Title: The Best Kind of People
Author: Zoe Whittall
Publisher: Random House Publishing Group – Ballantine, Ballantine Books
Date of publication: September 19th, 2017
Genre: General Fiction
Number of pages: 424
POV: 3rd person
Book synopsis (from Goodreads):
To the shock of his family and community, George Woodbury, an affable teacher and beloved husband and father, is arrested for sexual assault at a prestigious prep school in Connecticut. While he awaits his trial in jail, his family is left to pick up the pieces.
His wife, Joan, a trauma nurse, is unable to triage her emotional reactions, and vaults between rage and denial. Daughter Sadie, the consummate overachiever, finds herself paralyzed on her boyfriend’s couch with a bong, while a local author attempts to exploit her story. Their son, Andrew, a lawyer in New York, assists in his father’s defense while wrestling with the unhappy memories of his own teen years in high school. Unfolding over a one-year period, the novel focuses on the Woodbury family as they struggle to support George while privately grappling with the possibility of his guilt.
With exquisite emotional precision, Whittall explores issues of loyalty, truth, and the meaning of happiness through the lens of an all-American family on the brink of collapse.
Trigger Warning: sexual assault on minors, drug use
I was intrigued by the plot of The Best Kind of People. This book was looking at the aftermath of when a teacher is accused of sexual assault on a student. When I mean aftermath, I mean how the family is affected by everything that happened and how they cope with it. So, I was a little disappointed when the book didn’t live up to my internal hype of it.
I could not connect with any of the characters after my initial feeling bad for them. There was a disconnect with Sadie, Andrew, and Joan with me. They didn’t seem to ring true as I read the book. Sadie’s descent into smoking pot and stealing drugs was a little too much for me. What also was a little too much was Andrew’s reactions to his hometown. To sum it up: He loved to hate the town and the people in it. And then there is Joan. For someone who kept saying that she didn’t look down on people, she sure looked down on everyone in the book. She was very judgy and she drove me nuts. Her reactions to different relationships nailed it for me.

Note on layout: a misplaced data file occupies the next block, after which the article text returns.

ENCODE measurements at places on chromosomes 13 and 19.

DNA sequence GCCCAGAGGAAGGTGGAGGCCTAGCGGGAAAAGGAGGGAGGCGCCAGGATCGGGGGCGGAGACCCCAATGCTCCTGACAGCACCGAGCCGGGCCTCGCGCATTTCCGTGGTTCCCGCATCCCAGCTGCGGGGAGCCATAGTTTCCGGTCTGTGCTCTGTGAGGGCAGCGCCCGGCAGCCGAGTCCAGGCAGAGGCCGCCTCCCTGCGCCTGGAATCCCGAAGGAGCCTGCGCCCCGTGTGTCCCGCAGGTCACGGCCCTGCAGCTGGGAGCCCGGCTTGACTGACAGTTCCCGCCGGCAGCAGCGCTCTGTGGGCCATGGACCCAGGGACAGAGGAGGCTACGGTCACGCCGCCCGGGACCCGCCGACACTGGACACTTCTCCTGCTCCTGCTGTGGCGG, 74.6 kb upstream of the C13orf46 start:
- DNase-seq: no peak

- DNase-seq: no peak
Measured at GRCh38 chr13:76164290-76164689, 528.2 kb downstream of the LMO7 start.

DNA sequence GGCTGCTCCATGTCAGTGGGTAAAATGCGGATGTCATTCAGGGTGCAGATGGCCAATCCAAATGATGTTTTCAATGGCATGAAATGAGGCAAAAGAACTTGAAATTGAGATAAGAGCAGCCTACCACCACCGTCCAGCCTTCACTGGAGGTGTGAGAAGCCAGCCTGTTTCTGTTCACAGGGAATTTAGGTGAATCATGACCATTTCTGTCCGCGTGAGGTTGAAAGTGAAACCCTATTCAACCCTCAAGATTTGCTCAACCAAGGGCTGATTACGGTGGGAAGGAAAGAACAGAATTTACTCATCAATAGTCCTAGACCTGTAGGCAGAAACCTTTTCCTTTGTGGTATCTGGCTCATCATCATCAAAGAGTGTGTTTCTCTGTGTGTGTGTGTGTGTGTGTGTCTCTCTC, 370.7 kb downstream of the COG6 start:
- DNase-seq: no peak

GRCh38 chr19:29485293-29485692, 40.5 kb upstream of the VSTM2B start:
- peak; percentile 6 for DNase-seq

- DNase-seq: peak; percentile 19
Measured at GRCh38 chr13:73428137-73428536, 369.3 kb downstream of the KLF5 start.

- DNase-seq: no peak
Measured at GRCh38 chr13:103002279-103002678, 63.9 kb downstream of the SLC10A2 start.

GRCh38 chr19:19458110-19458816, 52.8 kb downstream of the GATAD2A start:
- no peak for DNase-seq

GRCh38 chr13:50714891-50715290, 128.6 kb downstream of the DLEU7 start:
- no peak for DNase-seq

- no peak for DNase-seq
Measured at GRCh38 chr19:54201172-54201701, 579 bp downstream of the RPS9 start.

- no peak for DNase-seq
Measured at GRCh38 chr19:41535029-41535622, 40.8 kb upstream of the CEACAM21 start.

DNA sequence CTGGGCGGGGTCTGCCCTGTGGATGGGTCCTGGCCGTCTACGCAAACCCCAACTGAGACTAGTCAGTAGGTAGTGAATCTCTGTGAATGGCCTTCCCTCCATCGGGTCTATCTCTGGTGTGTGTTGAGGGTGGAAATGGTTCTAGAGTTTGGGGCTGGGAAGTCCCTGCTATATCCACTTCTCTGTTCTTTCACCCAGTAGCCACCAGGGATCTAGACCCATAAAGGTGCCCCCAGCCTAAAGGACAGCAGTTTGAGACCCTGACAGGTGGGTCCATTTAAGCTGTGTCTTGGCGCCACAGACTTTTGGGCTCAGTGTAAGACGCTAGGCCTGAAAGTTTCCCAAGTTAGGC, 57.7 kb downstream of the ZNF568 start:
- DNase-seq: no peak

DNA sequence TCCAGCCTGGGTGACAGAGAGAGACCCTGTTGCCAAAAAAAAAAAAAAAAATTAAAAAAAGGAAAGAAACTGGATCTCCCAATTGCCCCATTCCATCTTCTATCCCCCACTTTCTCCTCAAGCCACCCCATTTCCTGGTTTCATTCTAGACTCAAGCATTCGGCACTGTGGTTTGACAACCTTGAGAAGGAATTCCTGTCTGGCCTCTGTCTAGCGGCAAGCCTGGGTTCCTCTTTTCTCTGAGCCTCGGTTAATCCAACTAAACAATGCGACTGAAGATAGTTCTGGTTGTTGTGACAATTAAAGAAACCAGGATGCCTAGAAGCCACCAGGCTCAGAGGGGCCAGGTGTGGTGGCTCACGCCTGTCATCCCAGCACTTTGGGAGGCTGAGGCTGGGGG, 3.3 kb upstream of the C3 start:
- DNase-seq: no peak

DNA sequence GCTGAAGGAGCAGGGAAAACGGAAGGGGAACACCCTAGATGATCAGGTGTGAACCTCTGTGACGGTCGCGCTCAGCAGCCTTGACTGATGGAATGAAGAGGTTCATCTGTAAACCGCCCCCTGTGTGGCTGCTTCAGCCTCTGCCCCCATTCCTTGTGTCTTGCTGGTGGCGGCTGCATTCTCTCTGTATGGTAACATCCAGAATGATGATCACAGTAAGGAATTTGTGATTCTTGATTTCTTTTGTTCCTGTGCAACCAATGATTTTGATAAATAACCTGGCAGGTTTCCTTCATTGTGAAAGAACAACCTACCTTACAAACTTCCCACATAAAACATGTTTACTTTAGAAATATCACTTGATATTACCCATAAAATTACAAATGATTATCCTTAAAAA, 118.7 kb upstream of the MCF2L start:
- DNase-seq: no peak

What I did like, and I wish more emphasis was put on it, was George and what he did. The author did a great job keeping you on your toes. Did George do it or was he being set up? There wasn’t a concrete answer. You were forced to make your own decision based on the facts that the author let leak during the story. It was great.
The author also did a great job portraying a family that was blindsided by what happened. The effect of George and his arrest almost dismantled his family. Sadie got the worst of it…seeing that she was in the same school as her accusers. She went from being a popular well-liked girl to a social pariah within a day. Andrew, whose relationship was already on shaky ground, started developing awful anger and relationship issues. Joan was having issues coming to term with what George did and had no clue how to act or what to do. The author also did a great job of showing how they recovered or didn’t recover, from what happened.
The end of the book was not a happy one which was ok with me. Not all endings have to be happy. There were still issues that needed to be resolved and you are left wondering “Did he do it?”
My Summary of The Best Kind of People: 3 stars
The Best Kind of People started off with a bang and then stalled out before ending on a weak note. While I liked that I was kept on my toes about George, I felt that there was a disconnect with his family and that is what brought the book down a star for me.
Will I reread: Maybe
Will I recommend to family and friends: Maybe
Age range: Adult
Why: Sexual situations, drug use
I would like to thank Zoe Whittall, NetGalley, Random House and Ballantine Books for allowing me to review The Best Kind of People
**I chose to leave this review after reading an advance reader copy**